Chrysler's chief economist Van Jolissaint has launched an arrogant attack on "quasi-hysterical Europeans" and their attitudes to global warming, calling the Stern Review 'dubious'. The remarks illustrate the yawning gap between opinions on climate change among Europeans and Americans, but they also strengthen the view that announcements by US car makers and legislators about the development of green vehicles are nothing more than window dressing. Today, the EU announced its comprehensive energy policy for the 21st century, with climate change at the center of it. BBC News - Jan. 10, 2007.

    The new Canadian government is investing $840,000 into BioMatera Inc. a biotech company that develops industrial biopolymers (such as PHA) that have wide-scale applications in the plastics, farmaceutical and cosmetics industries. Plant-based biopolymers such as PHA are biodegradable and renewable. Government of Canada - Jan. 9, 2007.

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Tuesday, November 14, 2006

Global forest cover increasing; poverty main cause of deforestation - study

In a major study, scientists have found that global forest cover is increasing, contrary to what many people think. They also confirm convincingly that poverty is the main cause of deforestation and that increasing prosperity results in a net gain in tree cover. This is important news for Biopact, as it tells us that the development of a biofuels and bioenergy industry in the South can be a unique strategy for both fighting poverty and deforestation in the developing world (see below).

A new technique for measuring the state of the world's forests shows the future may not be as bad as previously feared. An international team of researchers, led by Helsinki University's professor Pekka Kaupi, say its Forest Identity study suggests the world could be approaching a "turning point" from deforestation.

The study measures timber volumes, biomass and captured carbon - not just land areas covered by trees. The findings are being published in the US journal Proceedings of the National Academy of Sciences as an open access article (abstract and full article *.pdf).
Previously, the focus was almost exclusively on the size of a forest area. Now, we have included other components, including biomass and the amount of carbon stored. The trend is better than previously thought. We see prospects for an end to deforestation; we do not make a forecast but it is possible. - Professor Kauppi, from the University of Helsinki.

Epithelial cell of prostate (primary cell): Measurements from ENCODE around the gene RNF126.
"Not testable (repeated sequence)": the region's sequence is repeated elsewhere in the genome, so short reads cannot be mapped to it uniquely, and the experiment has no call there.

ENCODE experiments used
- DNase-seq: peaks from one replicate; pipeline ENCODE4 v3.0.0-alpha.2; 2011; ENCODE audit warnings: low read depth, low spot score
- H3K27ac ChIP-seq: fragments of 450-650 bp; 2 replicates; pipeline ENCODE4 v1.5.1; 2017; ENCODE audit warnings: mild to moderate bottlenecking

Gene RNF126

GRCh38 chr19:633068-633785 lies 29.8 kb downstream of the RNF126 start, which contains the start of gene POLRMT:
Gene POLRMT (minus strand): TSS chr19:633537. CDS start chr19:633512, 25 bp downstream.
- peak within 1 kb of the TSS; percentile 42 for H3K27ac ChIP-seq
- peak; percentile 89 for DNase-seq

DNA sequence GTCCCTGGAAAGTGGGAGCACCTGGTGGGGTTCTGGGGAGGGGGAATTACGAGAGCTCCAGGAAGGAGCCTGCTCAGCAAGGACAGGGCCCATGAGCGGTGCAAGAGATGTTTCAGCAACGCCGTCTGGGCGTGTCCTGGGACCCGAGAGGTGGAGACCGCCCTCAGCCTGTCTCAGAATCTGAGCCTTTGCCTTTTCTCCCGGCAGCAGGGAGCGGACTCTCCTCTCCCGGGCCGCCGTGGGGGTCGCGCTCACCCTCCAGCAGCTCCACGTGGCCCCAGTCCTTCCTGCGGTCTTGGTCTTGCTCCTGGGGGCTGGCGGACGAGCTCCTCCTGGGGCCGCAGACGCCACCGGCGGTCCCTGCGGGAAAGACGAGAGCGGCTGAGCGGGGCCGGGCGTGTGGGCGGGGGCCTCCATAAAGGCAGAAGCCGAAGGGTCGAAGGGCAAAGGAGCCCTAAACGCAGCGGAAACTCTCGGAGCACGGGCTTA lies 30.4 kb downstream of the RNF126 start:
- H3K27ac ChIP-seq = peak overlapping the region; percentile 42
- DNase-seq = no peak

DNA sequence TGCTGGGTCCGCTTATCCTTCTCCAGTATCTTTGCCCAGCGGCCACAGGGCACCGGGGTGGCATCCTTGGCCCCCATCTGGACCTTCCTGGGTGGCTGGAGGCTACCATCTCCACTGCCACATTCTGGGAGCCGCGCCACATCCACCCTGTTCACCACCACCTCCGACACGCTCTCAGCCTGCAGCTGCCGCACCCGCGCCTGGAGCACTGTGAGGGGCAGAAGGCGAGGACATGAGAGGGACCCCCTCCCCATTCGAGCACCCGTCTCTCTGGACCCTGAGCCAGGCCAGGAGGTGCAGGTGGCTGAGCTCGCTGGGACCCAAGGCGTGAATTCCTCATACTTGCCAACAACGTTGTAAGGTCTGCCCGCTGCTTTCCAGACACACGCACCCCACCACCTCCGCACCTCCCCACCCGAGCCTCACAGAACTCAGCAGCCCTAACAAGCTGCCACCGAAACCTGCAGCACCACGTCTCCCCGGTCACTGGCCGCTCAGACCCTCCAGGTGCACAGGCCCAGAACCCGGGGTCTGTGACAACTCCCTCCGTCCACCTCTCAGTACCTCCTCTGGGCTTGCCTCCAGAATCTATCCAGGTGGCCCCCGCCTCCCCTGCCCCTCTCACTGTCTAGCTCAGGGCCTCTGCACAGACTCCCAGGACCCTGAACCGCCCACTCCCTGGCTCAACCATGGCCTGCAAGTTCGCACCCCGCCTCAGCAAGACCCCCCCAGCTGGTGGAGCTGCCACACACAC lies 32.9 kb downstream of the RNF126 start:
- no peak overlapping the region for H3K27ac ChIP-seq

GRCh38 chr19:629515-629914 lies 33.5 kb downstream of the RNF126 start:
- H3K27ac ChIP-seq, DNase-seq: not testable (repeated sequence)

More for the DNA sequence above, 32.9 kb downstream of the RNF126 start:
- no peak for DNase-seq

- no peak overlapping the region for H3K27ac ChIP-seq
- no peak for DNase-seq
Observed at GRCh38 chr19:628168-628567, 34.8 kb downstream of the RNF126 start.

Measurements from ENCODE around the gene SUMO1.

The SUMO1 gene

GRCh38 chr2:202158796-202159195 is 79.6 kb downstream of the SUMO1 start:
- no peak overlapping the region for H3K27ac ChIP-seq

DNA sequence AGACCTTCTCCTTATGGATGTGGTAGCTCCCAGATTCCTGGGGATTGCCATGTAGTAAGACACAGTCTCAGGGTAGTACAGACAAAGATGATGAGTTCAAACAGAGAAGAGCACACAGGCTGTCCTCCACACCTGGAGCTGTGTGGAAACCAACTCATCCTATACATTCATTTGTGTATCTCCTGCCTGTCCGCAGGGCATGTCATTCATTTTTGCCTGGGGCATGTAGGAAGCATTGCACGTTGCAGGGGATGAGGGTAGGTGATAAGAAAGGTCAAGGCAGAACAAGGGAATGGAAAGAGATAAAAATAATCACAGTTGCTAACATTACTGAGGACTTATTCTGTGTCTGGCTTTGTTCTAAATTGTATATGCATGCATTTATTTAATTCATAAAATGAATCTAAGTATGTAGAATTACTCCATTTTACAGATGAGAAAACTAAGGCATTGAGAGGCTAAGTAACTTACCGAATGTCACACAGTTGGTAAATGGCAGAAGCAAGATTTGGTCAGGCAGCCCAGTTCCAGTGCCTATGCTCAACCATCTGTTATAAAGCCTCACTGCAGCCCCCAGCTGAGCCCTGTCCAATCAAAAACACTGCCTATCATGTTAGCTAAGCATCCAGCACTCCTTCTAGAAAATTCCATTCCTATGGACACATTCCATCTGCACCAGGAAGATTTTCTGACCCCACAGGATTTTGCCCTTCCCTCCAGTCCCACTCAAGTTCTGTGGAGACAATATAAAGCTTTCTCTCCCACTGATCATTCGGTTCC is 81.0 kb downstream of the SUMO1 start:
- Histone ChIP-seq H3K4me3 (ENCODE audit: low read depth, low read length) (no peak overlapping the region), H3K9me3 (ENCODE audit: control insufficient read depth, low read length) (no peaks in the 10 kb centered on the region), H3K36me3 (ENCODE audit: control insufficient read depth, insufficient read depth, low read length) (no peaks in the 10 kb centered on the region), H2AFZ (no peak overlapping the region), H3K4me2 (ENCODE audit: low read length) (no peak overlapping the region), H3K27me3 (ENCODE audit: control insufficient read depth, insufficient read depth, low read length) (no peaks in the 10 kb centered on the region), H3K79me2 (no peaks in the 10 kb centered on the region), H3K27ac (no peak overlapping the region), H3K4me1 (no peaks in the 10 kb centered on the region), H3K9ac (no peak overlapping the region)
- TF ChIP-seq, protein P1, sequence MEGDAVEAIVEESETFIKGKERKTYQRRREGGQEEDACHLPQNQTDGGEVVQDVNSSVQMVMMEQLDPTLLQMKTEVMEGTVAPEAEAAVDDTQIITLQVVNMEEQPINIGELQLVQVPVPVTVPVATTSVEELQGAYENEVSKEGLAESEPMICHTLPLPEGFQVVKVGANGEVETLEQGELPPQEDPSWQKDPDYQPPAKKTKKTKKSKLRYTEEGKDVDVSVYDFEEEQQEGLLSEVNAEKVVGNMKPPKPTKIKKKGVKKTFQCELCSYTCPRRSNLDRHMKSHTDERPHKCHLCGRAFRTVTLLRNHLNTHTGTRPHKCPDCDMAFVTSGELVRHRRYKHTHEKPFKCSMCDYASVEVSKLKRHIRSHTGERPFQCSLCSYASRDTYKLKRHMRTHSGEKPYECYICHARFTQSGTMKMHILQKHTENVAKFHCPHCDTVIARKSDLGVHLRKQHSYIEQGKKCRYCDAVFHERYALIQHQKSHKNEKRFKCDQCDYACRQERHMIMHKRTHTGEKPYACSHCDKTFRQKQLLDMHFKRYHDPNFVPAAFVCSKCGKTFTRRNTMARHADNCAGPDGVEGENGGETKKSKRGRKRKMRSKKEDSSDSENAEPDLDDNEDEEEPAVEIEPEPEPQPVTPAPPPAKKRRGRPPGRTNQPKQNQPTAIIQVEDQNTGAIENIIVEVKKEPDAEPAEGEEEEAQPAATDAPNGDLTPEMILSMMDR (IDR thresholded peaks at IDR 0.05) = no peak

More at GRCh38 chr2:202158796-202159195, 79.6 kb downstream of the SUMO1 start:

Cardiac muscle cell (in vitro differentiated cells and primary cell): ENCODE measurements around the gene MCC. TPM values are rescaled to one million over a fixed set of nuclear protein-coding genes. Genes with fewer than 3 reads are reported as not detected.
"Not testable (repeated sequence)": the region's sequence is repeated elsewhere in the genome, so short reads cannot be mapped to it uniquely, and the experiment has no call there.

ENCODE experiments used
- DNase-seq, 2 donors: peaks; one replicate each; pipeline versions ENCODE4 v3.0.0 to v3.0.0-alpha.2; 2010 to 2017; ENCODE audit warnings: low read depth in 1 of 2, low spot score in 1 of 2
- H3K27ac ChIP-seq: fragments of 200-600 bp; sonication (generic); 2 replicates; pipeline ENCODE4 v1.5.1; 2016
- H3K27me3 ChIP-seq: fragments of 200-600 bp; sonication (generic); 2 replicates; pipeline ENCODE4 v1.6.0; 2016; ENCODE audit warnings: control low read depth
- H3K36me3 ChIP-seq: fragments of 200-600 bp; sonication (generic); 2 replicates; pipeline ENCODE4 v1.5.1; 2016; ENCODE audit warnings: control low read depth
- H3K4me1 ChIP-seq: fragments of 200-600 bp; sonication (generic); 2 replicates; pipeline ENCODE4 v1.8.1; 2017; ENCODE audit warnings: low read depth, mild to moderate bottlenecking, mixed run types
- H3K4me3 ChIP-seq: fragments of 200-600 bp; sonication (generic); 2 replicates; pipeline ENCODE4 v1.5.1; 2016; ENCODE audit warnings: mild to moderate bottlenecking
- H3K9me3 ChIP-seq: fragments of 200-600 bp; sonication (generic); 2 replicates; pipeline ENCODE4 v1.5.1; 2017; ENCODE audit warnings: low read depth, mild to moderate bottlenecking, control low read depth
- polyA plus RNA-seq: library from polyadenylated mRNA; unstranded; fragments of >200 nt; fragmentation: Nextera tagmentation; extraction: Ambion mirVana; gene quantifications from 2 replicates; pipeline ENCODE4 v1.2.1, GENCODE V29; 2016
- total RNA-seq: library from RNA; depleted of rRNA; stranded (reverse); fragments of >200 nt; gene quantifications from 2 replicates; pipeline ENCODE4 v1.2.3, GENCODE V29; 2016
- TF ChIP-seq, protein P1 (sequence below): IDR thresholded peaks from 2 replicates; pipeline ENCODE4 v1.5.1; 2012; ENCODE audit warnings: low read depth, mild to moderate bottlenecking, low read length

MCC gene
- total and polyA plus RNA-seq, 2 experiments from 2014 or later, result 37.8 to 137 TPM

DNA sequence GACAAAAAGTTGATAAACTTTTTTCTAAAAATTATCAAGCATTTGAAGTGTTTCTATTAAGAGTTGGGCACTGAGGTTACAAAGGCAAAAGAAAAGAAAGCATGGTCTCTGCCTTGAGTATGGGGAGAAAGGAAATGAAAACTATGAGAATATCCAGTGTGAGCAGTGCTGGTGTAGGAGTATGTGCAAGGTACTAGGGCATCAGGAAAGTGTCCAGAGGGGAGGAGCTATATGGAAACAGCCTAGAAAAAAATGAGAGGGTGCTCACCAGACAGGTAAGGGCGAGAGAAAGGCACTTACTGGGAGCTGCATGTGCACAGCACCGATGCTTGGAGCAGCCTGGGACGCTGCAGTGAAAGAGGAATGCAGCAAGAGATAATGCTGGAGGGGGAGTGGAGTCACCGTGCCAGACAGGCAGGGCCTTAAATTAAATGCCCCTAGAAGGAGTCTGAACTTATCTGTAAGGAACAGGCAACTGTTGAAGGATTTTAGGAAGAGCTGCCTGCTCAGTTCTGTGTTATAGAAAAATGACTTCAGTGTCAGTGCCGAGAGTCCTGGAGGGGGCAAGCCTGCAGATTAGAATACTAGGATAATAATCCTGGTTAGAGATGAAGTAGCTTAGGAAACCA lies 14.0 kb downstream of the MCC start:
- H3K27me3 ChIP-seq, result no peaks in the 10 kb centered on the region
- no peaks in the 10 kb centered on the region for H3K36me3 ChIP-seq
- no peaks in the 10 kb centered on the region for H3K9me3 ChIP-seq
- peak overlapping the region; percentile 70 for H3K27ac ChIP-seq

Kaupi says data from the Forest Identity methodology offered a more sophisticated view than previous studies. He said this approach offered a better understanding of the natural resource: "When we look at changes in both area covered and biomass, we can get a more complete picture of the ecosystems." When the technique was applied to data from the UN Food and Agriculture Organisation's (FAO) Global Forest Resources Assessment report, the researchers found that forest stocks had actually expanded over the past 15 years in 22 of the world's 50 most forested nations. They also showed increases in biomass and carbon storage capacity in about half of the 50 countries.

Deforestation strongly correlated to poverty
The data also show that reforestation and deforestation are strongly correlated to prosperity and poverty. Active reforestation efforts started in Europe nearly 100 years ago already. Europe could regenerate its forests, because its agricultural productivity had increased considerably. Economic prosperity led Europe to invest in intensifications in agriculture; high yields and high land producitivity were the result, ultimately leading to much lower pressures on forests. Good agricultural techniques and high productivity meant that less forests had to be converted into farmland. Ultimately, so much prosperity was generated, that active reforestation efforts could begin to be implemented. In China and the US, similar developments and efforts came about much later, but these countries' forest cover has been growing steadily too for several decades.

Not surprisingly, the study reveals that forest area and biomass are still in decline in Brazil and Indonesia, home to some of the world's most important rainforests. The report shows a correlation between a nation's economic growth and "forest transition", in other words, a shift from deforestation to net gains in tree cover. The researchers found that when Gross Domestic Product (GDP) per capita reached $4,600 (£2,400), many nations experienced forest transition and saw an increase in forestry growing stock (volume of useable timber). Professor Kauppi says no nation intentionally destroyed forests, people did it out of necessity:

:: :: :: :: :: :: :: :: ::

"Rural populations, which are poor and growing, have to convert new land to agriculture and subsistence farming," he observed. "So the pressures on the forests ease if people have other job sources. We are not saying that people, because they are wealthier, do not destroy forests but it is a sign that societies have good law enforcement and rural policies."